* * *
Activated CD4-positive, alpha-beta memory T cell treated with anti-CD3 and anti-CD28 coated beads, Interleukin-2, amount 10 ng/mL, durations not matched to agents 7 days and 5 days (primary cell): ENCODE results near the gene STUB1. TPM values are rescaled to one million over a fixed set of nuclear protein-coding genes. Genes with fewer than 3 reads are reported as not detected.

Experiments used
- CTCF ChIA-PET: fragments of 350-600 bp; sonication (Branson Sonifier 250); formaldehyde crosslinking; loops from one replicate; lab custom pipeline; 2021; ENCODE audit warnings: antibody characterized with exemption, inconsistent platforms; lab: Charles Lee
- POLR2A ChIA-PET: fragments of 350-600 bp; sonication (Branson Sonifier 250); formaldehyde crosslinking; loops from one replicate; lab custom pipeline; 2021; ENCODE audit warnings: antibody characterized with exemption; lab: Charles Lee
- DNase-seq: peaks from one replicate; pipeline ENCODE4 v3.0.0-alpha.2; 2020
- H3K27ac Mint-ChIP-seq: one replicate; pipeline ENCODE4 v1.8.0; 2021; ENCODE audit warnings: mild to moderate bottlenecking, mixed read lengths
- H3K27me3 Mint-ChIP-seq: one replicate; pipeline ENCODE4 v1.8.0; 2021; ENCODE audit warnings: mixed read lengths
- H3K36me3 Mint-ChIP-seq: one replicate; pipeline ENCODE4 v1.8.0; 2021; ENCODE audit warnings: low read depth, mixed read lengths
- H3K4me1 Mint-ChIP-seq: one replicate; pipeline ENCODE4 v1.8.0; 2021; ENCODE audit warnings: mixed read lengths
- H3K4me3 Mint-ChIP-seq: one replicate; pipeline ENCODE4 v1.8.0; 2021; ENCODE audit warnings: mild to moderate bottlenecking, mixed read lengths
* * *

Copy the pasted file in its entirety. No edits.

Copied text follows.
Activated CD4-positive, alpha-beta memory T cell treated with anti-CD3 and anti-CD28 coated beads, Interleukin-2, amount 10 ng/mL, durations not matched to agents 7 days and 5 days (primary cell): ENCODE results near the gene STUB1. TPM values are rescaled to one million over a fixed set of nuclear protein-coding genes. Genes with fewer than 3 reads are reported as not detected.

Experiments used
- CTCF ChIA-PET: fragments of 350-600 bp; sonication (Branson Sonifier 250); formaldehyde crosslinking; loops from one replicate; lab custom pipeline; 2021; ENCODE audit warnings: antibody characterized with exemption, inconsistent platforms; lab: Charles Lee
- POLR2A ChIA-PET: fragments of 350-600 bp; sonication (Branson Sonifier 250); formaldehyde crosslinking; loops from one replicate; lab custom pipeline; 2021; ENCODE audit warnings: antibody characterized with exemption; lab: Charles Lee
- DNase-seq: peaks from one replicate; pipeline ENCODE4 v3.0.0-alpha.2; 2020
- H3K27ac Mint-ChIP-seq: one replicate; pipeline ENCODE4 v1.8.0; 2021; ENCODE audit warnings: mild to moderate bottlenecking, mixed read lengths
- H3K27me3 Mint-ChIP-seq: one replicate; pipeline ENCODE4 v1.8.0; 2021; ENCODE audit warnings: mixed read lengths
- H3K36me3 Mint-ChIP-seq: one replicate; pipeline ENCODE4 v1.8.0; 2021; ENCODE audit warnings: low read depth, mixed read lengths
- H3K4me1 Mint-ChIP-seq: one replicate; pipeline ENCODE4 v1.8.0; 2021; ENCODE audit warnings: mixed read lengths
- H3K4me3 Mint-ChIP-seq: one replicate; pipeline ENCODE4 v1.8.0; 2021; ENCODE audit warnings: mild to moderate bottlenecking, mixed read lengths